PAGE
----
Mardi Gras Food and Wine Pairings
Written by Missa Capozzo, Director of Sommology on February 5, 2018
Take a trip down memory lane with Missa Capozzo, our Director of Sommology, as she dishes about her days living in Louisiana and her favorite Deep South delights. Take it from a somm, you’ll want to bypass the hurricane glass and go straight for the wine glass when it comes to the spicy and satisfying flavors of Mardi Gras!
Back in 1993 at the age of 18, my family and I moved from Massachusetts to Louisiana. You can imagine the culture shock this Yankee was in for, having been born and raised in New England! I had never visited Louisiana or anywhere in the Deep South, and truth be told, I didn’t know much about the culture. Being a foodie all my life, spending time in Louisiana was nothing short of one delicious adventure after another. I soon learned what the incredible appeal was visiting cities like New Orleans and Baton Rouge—the culture, the history, the music, the wonderful people and, of course, the food! Although New Orleans is known more for its mixed drinks such as daiquiris and hurricanes, I find wine to be the ultimate complement to the local cuisine.
Po’boys & Fried Feasts
All these years later, whenever I make a trip to Louisiana to visit my family, the very first thing on my list is stopping for a fried shrimp po’boy (a traditional Louisiana sandwich served up on New Orleans French bread). Incidentally, my favorite po’boy isn’t from a restaurant in New Orleans, but from a quaint little restaurant in my mom’s town of Gonzales, Louisiana, called Philay’s Catfish ‘n More. The shrimp are fried to juicy perfection and dressed with just the right amount of toppings. Whether fried fish, fried oysters, or fried shrimp po’boys, the meal simply isn’t complete without a dry, crisp white wine, such as Sauvignon Blanc, Pinot Grigio, or even a Chardonnay or nice acidic dry Rosé.
Another seafood favorite of mine is boiled crawfish. For years, I thought the term “crawfish boil” was “crawfish bowl” (clearly a result of my inability to decipher the local dialect which I now know and love). Once I attended my first official crawfish boil, it all made sense … a giant pot of seasoned crawfish, corn on the cob, and potatoes all cooked and dumped on a giant table covered in brown paper. This is an experience everyone should enjoy at least once! A crawfish boil begs for several bottles of Chardonnay to enjoy, from unoaked versions to oaked versions. It’s simply a pairing made in heaven.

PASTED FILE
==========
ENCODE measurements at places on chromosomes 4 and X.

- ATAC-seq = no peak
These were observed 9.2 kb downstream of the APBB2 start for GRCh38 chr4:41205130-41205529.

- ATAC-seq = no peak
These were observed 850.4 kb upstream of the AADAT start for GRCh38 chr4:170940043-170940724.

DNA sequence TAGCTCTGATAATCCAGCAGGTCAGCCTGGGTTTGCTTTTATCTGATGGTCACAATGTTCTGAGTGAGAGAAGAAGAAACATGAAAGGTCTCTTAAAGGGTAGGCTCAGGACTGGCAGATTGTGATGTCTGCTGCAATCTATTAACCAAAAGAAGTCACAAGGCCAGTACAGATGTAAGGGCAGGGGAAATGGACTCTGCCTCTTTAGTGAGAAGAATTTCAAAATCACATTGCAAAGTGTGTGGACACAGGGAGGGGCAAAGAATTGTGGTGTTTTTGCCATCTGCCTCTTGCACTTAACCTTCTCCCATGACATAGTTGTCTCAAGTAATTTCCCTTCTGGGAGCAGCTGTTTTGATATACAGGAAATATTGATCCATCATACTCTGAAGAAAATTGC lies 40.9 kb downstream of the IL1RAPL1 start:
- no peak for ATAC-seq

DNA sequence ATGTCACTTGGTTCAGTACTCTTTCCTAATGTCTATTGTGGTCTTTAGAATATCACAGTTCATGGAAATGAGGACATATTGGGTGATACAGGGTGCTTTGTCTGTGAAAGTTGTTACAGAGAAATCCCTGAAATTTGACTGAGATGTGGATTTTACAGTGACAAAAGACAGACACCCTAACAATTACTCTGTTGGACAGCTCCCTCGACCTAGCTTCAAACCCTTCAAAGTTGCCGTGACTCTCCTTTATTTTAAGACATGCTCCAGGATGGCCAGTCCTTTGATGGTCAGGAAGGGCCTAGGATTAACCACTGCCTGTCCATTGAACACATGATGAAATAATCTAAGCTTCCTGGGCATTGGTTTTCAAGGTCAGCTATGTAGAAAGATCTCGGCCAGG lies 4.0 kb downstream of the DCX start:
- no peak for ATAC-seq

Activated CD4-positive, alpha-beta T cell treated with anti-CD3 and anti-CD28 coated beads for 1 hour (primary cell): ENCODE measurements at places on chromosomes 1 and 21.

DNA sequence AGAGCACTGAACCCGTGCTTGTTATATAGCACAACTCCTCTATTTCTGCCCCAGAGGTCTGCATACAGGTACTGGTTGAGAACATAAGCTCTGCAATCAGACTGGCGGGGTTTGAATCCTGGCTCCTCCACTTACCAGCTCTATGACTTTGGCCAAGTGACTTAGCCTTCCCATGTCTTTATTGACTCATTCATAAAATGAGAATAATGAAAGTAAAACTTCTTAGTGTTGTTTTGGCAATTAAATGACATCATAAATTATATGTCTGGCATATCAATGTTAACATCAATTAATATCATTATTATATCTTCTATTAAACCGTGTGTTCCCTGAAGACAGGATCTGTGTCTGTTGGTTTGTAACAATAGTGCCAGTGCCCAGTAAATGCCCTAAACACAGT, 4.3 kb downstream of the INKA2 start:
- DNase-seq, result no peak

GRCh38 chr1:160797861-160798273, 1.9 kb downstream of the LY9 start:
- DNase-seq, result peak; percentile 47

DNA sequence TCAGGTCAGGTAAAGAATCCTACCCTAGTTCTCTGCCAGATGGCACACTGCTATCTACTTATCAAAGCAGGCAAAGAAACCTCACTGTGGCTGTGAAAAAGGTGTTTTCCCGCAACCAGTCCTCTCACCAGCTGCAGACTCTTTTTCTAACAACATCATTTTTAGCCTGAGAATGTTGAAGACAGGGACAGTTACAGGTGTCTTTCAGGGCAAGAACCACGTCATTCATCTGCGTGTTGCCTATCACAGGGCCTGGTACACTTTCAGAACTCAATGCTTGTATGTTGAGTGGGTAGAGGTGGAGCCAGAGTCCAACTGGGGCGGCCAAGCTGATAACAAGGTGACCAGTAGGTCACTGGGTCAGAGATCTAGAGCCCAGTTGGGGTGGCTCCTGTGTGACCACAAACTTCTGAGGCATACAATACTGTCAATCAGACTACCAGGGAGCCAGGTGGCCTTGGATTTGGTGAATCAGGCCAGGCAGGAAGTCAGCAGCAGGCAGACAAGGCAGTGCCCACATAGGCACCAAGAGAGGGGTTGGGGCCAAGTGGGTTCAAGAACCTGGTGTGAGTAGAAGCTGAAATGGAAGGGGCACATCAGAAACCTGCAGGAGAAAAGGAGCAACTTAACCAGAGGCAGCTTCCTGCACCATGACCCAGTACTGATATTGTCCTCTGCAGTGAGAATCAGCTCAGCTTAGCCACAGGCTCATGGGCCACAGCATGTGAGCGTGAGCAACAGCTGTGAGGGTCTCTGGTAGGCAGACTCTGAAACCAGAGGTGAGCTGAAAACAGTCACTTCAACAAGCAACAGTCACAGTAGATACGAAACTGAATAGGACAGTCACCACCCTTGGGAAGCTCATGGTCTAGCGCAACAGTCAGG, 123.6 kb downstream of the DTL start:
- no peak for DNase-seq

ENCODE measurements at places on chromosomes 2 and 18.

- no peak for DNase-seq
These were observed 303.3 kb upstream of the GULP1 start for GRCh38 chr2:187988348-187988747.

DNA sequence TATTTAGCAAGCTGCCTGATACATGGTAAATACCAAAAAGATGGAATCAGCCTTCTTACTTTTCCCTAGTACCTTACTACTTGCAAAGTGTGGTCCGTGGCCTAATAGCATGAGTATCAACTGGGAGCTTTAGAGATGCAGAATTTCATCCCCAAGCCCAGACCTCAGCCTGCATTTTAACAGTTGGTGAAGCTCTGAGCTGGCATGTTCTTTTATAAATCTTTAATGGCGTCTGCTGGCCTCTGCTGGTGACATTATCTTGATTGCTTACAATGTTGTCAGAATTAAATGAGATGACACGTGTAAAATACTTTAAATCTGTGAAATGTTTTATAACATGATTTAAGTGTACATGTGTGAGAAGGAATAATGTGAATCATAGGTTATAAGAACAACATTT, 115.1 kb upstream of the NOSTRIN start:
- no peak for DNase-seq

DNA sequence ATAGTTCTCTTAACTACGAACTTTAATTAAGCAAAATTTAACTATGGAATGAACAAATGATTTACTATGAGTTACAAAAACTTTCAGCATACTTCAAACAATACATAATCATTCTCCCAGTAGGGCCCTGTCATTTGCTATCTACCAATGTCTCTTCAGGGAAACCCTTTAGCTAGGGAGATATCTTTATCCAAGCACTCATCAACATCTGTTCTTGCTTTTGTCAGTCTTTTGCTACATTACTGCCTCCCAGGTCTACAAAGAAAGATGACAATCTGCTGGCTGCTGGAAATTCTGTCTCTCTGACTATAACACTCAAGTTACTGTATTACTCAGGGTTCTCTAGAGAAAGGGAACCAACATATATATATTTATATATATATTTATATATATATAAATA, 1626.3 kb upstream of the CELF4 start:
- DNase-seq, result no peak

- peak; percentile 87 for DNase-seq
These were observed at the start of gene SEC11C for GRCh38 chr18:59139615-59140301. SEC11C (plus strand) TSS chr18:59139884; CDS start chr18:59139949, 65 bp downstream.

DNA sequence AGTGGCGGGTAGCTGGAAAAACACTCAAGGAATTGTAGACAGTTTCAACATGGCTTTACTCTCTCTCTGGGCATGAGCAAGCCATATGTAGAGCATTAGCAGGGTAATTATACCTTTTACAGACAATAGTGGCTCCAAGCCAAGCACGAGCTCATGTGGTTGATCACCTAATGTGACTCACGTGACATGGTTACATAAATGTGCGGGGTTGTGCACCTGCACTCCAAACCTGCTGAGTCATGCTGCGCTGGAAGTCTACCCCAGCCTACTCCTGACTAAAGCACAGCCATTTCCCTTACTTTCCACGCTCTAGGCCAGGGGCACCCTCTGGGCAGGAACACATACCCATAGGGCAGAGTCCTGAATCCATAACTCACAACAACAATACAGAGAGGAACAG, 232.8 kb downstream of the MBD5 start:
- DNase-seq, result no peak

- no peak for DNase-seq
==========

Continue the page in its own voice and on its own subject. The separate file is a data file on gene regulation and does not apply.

Jambalaya & Gumbo
No trip to Louisiana is complete without enjoying some authentic gumbo and homemade jambalaya. In my experience, it’s the little hole-in-the-wall food stands and take-out restaurants that have the best jambalaya and gumbo in the state, such as The Jambalaya Shoppe. Not only is an individual portion of jambalaya in NOLA enough to last three days, but the giant seasoned chunks of chicken and sausage can’t be beat. I absolutely love pairing these spicier dishes with an off-dry white, such as Riesling or Moscatel, or even a light- to medium-bodied red with softer tannins, such as a Pinot Noir.
King Cake & Beignets
New Orleans is also home to famously delicious desserts—from King Cake, a traditional Mardi Gras treat, to creamy Louisiana pralines. But no trip to New Orleans is complete without visiting Café du Monde in the French Quarter to enjoy their famous beignets. The light, fluffy, French donuts are fried to perfection and smothered in powdered sugar. Any of these delectable, sweet desserts will pair perfectly with an off-dry white, a semi-sweet white, or even a sweet dessert wine.
After I returned to New England, I looked forward to my visits back to Louisiana when I could again indulge in these dishes with family and friends. Today, I regularly cook Louisiana-style cuisine so I can enjoy that unique taste of the Deep South anytime. And, I always pair it with a great wine! Here’s one of my go-to recipes for jambalaya!
Missa’s Favorite Jambalaya
Source: “Crockery Favorites” by Mable Hoffman & The Hamilton Journal From Robbie Shelton’s Database.
1 bell pepper, chopped
1 onion, chopped
2 medium tomatoes, chopped
1 cup chopped celery
1 clove garlic, crushed
2 tablespoon minced parsley
2 teaspoon chopped thyme leaves
2 teaspoon oregano leaves, chopped
1/8 teaspoon cayenne
1/2 teaspoon salt
4 oz. smoked sausage, chopped
8 oz. chicken breast, chopped
2 cup beef broth or bouillon
1/2 lb. cooked shelled shrimp
1 cup cooked rice
In a slow cooker, combine all ingredients except shrimp and rice (prepare and cook separately, set aside to add last). Cover and cook on low 9-10 hours. Turn slow cooker on high, add cooked shrimp and cooked rice. Cover; cook on high 20-30 minutes.
Cheers to a fun, festive and wine-infused Fat Tuesday, y’all!